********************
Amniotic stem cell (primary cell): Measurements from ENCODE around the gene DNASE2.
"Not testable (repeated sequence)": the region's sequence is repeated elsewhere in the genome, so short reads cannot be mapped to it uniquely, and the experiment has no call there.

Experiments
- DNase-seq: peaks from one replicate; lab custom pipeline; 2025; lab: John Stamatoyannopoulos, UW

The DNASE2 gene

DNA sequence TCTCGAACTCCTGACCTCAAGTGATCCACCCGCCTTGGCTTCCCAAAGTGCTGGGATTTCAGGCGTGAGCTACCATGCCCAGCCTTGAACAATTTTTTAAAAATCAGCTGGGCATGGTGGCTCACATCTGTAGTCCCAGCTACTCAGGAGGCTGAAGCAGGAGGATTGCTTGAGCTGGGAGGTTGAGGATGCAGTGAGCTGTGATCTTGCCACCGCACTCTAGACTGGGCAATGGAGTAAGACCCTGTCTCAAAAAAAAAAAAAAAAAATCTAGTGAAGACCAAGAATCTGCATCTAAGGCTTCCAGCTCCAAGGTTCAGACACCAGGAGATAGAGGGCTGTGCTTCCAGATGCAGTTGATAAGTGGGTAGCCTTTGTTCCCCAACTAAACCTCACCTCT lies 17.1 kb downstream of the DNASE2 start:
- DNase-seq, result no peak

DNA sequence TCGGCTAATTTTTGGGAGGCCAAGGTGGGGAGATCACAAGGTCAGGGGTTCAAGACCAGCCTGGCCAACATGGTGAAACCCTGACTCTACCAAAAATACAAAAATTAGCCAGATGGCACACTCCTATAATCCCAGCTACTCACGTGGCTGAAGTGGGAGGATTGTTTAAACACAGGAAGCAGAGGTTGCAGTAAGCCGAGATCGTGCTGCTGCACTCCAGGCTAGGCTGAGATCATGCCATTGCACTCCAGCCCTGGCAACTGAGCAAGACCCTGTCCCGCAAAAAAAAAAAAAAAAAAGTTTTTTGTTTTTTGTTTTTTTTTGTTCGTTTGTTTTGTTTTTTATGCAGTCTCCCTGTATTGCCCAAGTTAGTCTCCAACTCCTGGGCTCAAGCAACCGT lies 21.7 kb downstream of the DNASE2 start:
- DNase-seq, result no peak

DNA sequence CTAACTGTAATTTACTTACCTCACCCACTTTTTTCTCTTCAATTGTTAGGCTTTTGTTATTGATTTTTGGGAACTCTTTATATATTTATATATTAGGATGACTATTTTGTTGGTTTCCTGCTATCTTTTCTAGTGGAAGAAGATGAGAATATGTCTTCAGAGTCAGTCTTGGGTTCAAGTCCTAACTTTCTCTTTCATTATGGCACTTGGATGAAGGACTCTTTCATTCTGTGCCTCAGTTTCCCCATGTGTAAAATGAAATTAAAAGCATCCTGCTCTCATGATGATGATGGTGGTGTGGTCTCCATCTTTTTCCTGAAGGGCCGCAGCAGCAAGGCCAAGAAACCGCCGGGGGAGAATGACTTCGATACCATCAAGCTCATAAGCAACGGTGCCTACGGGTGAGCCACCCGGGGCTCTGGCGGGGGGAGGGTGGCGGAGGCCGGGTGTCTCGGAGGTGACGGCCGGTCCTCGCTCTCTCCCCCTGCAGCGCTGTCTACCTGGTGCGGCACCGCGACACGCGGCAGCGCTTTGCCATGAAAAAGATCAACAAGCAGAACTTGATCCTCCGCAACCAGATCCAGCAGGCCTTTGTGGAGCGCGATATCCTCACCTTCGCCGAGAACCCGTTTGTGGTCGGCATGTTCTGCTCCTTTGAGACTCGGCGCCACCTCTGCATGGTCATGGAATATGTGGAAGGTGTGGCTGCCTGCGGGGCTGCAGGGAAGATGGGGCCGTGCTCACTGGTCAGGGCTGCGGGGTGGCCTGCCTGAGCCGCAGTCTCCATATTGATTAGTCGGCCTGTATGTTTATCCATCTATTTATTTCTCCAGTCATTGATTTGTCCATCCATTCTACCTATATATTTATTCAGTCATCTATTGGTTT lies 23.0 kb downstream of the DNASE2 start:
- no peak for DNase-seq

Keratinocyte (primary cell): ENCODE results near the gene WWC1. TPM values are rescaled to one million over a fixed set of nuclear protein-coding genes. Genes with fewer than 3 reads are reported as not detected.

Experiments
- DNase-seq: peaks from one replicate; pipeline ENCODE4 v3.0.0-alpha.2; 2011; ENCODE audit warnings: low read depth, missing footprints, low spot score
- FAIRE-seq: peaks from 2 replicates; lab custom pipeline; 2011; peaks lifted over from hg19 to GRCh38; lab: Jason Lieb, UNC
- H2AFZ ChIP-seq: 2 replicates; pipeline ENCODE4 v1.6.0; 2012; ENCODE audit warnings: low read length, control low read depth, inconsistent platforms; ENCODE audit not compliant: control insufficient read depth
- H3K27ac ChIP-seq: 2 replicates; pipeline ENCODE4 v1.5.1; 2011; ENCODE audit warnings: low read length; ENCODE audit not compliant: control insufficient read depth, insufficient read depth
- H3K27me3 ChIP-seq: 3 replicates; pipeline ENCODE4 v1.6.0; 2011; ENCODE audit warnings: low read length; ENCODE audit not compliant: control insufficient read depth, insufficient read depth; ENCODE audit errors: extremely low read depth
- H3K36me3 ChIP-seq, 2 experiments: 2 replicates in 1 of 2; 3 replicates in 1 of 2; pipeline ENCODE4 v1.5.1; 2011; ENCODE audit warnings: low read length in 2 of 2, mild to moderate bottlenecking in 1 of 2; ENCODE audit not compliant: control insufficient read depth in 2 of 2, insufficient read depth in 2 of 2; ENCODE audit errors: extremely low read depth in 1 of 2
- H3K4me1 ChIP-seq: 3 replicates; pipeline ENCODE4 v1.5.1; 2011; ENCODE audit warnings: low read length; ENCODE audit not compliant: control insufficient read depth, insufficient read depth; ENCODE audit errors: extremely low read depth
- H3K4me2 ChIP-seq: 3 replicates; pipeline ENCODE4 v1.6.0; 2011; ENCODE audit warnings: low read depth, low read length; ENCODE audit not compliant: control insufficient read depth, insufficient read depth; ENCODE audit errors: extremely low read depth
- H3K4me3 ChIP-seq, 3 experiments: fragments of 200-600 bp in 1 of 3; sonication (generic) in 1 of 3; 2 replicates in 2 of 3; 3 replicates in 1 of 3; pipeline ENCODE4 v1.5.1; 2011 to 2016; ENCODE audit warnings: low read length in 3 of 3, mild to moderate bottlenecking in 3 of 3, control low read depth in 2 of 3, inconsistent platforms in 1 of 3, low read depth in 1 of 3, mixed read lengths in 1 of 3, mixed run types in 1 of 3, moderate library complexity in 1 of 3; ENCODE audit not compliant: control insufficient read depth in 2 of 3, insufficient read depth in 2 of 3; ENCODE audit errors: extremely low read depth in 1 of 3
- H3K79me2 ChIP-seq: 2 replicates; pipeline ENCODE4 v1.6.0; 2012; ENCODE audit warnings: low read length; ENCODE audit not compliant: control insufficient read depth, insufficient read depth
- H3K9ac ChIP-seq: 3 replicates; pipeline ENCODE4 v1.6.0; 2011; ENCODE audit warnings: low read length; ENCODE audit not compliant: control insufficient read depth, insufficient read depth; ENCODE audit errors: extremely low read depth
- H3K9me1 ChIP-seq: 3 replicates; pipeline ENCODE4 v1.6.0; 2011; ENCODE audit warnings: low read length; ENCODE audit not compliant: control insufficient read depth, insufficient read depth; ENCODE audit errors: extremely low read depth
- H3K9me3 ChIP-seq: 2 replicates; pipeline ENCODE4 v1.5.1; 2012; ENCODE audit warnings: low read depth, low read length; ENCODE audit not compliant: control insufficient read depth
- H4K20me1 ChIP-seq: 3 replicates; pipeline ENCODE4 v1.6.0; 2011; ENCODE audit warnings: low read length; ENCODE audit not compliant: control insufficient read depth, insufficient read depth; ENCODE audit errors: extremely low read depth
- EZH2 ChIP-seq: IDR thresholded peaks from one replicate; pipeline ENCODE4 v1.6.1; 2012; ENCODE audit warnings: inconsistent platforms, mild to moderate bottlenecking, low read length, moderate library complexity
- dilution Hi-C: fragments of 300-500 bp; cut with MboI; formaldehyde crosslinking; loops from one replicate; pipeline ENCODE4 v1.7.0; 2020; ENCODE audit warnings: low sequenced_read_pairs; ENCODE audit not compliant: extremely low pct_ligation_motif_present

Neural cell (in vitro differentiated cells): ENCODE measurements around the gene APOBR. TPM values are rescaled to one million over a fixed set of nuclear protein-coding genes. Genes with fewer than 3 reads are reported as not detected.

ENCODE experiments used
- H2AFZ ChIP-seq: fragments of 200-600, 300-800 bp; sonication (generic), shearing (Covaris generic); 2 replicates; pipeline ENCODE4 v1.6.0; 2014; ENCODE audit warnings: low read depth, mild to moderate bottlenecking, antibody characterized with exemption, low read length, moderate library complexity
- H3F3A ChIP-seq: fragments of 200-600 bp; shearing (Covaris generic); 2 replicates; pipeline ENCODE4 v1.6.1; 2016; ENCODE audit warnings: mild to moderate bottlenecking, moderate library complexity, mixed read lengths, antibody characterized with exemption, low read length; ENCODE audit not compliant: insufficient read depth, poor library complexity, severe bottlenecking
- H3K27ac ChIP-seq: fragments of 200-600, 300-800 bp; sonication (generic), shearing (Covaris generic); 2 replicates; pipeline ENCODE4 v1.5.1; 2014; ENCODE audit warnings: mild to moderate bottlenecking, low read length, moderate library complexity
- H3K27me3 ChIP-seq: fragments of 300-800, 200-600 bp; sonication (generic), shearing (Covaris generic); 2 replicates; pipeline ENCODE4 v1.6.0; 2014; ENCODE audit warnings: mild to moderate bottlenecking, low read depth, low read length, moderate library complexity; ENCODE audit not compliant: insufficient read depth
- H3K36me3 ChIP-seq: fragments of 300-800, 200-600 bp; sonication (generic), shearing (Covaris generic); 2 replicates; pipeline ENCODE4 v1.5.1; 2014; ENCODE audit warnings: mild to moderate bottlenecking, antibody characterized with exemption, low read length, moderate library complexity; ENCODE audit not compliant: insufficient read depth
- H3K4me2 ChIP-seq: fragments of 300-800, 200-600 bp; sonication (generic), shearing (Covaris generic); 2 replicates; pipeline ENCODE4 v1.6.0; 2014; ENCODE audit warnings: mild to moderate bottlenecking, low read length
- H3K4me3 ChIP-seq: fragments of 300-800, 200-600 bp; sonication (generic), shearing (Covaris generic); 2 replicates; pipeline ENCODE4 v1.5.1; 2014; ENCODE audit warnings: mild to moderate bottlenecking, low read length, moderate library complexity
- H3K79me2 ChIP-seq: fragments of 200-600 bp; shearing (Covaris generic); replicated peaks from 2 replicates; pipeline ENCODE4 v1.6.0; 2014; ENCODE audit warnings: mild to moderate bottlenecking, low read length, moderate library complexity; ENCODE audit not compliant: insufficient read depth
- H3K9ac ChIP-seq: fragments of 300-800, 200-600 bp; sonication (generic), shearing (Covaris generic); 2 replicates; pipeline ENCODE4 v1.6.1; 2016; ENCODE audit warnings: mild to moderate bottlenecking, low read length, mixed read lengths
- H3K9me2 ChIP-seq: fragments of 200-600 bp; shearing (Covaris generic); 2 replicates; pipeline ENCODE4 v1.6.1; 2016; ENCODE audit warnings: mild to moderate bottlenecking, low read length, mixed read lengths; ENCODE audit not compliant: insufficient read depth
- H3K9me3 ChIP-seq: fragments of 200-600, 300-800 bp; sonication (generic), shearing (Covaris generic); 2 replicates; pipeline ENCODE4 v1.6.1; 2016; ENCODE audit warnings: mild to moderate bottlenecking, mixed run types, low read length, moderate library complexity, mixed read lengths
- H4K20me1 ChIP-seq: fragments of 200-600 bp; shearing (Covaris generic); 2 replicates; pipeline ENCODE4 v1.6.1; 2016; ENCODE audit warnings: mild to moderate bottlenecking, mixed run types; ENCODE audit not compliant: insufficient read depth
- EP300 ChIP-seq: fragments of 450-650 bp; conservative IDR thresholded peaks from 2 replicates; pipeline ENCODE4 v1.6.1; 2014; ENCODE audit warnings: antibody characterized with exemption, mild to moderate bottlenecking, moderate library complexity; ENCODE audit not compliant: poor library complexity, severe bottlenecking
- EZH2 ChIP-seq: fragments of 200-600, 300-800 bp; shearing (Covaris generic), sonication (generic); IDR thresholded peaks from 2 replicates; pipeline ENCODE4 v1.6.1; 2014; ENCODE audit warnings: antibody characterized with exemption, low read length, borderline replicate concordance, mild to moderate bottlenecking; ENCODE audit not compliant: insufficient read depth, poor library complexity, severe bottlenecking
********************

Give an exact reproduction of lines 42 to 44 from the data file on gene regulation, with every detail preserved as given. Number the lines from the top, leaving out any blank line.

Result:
- H3K9me3 ChIP-seq: fragments of 200-600, 300-800 bp; sonication (generic), shearing (Covaris generic); 2 replicates; pipeline ENCODE4 v1.6.1; 2016; ENCODE audit warnings: mild to moderate bottlenecking, mixed run types, low read length, moderate library complexity, mixed read lengths
- H4K20me1 ChIP-seq: fragments of 200-600 bp; shearing (Covaris generic); 2 replicates; pipeline ENCODE4 v1.6.1; 2016; ENCODE audit warnings: mild to moderate bottlenecking, mixed run types; ENCODE audit not compliant: insufficient read depth
- EP300 ChIP-seq: fragments of 450-650 bp; conservative IDR thresholded peaks from 2 replicates; pipeline ENCODE4 v1.6.1; 2014; ENCODE audit warnings: antibody characterized with exemption, mild to moderate bottlenecking, moderate library complexity; ENCODE audit not compliant: poor library complexity, severe bottlenecking